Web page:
Thursday, February 22, 2007

Aiming to Misbehave

Joss Whedon's Firefly was, and still is, the most perfect television show ever.

I will not tolerate argument about this. I cannot express how deeply I love this show. If I ever have the chance to travel back in time, I am taking my boxed set of the series and the motion picture and I will find a way to get into the Fox Network boardroom circa 2002 and, if logic fails, I will re-enact Dogma on their asses if that's what it takes to get them to un-cancel it.

Pardon me. I seem to be foaming at the mouth.

A brief summary for those unable or unwilling to follow links: 500 years in the future, humanity has colonized a new solar system. In the wake of a civil war called "Unification", the Central Planets (think typical high-tech sci-fi society) has imposed its will upon the Rim Worlds (think hardscrabble pioneers, miners, and settlers). In the midst of all this is Malcolm Reynolds, captain of the Firefly-class mid-bulk transport Serenity. Mal fought on the Independent (i.e., losing) side of Unification, and now lives a shadowy and frequently illegal existence wherein his main goal is to exist outside the control of central authority.

Mal doesn't know it, but he lives the Discordian dream. He has a ship, and that means freedom. He has a crew who are loyal to him, and that means family. His plans, brilliant as they are, never ever go smoothly, and that's because he's blessed by Eris Herself. Heck, he even shares a name with one of the founders of the Discordian movement: Malaclypse the Younger, aka Mal-2.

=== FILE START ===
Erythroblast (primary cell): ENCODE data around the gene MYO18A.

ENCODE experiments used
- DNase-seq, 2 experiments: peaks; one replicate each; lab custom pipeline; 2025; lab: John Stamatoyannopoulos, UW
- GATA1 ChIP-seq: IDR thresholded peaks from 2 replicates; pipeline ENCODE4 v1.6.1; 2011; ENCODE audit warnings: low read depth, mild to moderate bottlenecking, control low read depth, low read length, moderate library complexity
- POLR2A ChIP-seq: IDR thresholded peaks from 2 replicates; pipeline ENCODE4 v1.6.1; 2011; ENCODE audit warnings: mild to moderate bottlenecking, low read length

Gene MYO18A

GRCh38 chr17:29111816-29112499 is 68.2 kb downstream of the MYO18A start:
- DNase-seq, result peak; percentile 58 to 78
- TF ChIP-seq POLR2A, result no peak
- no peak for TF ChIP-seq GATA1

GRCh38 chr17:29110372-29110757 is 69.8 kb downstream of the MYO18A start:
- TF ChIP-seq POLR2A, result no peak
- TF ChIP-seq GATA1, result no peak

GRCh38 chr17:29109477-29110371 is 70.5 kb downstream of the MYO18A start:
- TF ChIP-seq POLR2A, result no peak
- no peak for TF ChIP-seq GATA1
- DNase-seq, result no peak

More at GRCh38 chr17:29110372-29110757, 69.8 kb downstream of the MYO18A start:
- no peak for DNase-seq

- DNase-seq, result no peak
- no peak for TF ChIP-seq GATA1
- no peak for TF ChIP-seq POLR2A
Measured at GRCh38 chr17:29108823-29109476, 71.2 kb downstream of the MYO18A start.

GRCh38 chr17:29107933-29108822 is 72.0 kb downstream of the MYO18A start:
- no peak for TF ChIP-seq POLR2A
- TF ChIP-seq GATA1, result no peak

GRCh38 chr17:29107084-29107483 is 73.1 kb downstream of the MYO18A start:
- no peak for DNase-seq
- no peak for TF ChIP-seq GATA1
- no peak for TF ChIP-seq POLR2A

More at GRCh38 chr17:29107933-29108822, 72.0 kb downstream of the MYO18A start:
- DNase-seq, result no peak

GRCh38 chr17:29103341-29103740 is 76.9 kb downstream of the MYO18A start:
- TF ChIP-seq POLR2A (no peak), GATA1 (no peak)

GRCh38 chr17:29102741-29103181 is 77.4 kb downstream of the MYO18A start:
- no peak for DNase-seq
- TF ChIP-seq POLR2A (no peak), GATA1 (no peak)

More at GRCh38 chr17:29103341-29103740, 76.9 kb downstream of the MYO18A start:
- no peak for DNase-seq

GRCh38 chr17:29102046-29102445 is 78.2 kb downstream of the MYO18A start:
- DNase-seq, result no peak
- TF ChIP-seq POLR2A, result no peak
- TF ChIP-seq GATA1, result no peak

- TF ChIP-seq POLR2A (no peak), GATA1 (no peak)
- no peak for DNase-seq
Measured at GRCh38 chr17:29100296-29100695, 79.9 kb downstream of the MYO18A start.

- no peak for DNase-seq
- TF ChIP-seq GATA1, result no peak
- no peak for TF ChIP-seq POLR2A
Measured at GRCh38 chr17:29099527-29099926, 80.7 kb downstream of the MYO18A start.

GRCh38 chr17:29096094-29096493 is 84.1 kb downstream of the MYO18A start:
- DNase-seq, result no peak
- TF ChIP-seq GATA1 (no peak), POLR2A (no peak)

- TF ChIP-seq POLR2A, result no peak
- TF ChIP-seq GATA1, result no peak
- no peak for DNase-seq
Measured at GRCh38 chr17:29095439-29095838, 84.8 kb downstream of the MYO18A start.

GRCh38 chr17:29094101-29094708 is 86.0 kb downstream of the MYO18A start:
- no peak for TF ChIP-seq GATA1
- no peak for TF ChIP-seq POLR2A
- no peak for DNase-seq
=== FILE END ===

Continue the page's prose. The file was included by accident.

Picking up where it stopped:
In fact, the entire show can be seen as a giant Discordian Manifesto. I never realized it until I saw the picture on Monday, and then found this jewel of a quote in my well-worn Principia:
There is Serenity in Chaos. Seek ye the Eye of the Hurricane.

Serenity, the ship, travels the Chaos of space. But at the same time, there is Chaos within Serenity, as the crew squabble and fight with each other as families are wont to do. They are all seeking that center of calm within themselves, that unconquerable feeling of "I am me; I have done the impossible; that makes me mighty" which, though the world surrounding them may thrash and wail, cannot break them. And all of this is done aboard Serenity.

There is Serenity in Chaos. Seek ye the Eye of the Hurricane. It's practically a syllogistic koan.

An oft-recurring quote within the series is, "No power in the 'Verse can stop me." This is a fierce statement of independence and empowerment, and was taken up by the fans when the series was cancelled back in 2002. It worked: when the series was released on DVD in 2003, it shot to the top of's bestsellers, and as of today -- four years later -- it is #12 on the Top 100 Bestseller List. Because of this voracious demand, Serenity was released as a major motion picture in 2005.

Failed TV shows don't get made into movies. But the fans didn't listen. No power in the 'verse could stop them.

So let's look at the picture again:
  • Gold, for faithfulness.
  • "No power in the 'verse can stop us."
  • Why an apple? Well, in the episode "War Stories", reference is made to "griswalds", tiny pressure-sensitive grenades that were embedded in apples by enemy troops.
Faith. Stubbornness. Hidden power. These are the qualities of a Firefly fan (aka Browncoat), and they are also the qualities of a Discordian (aka Erisian).

Tomorrow: Tying it all together, aka 'Tis an ill wind that blows no minds.

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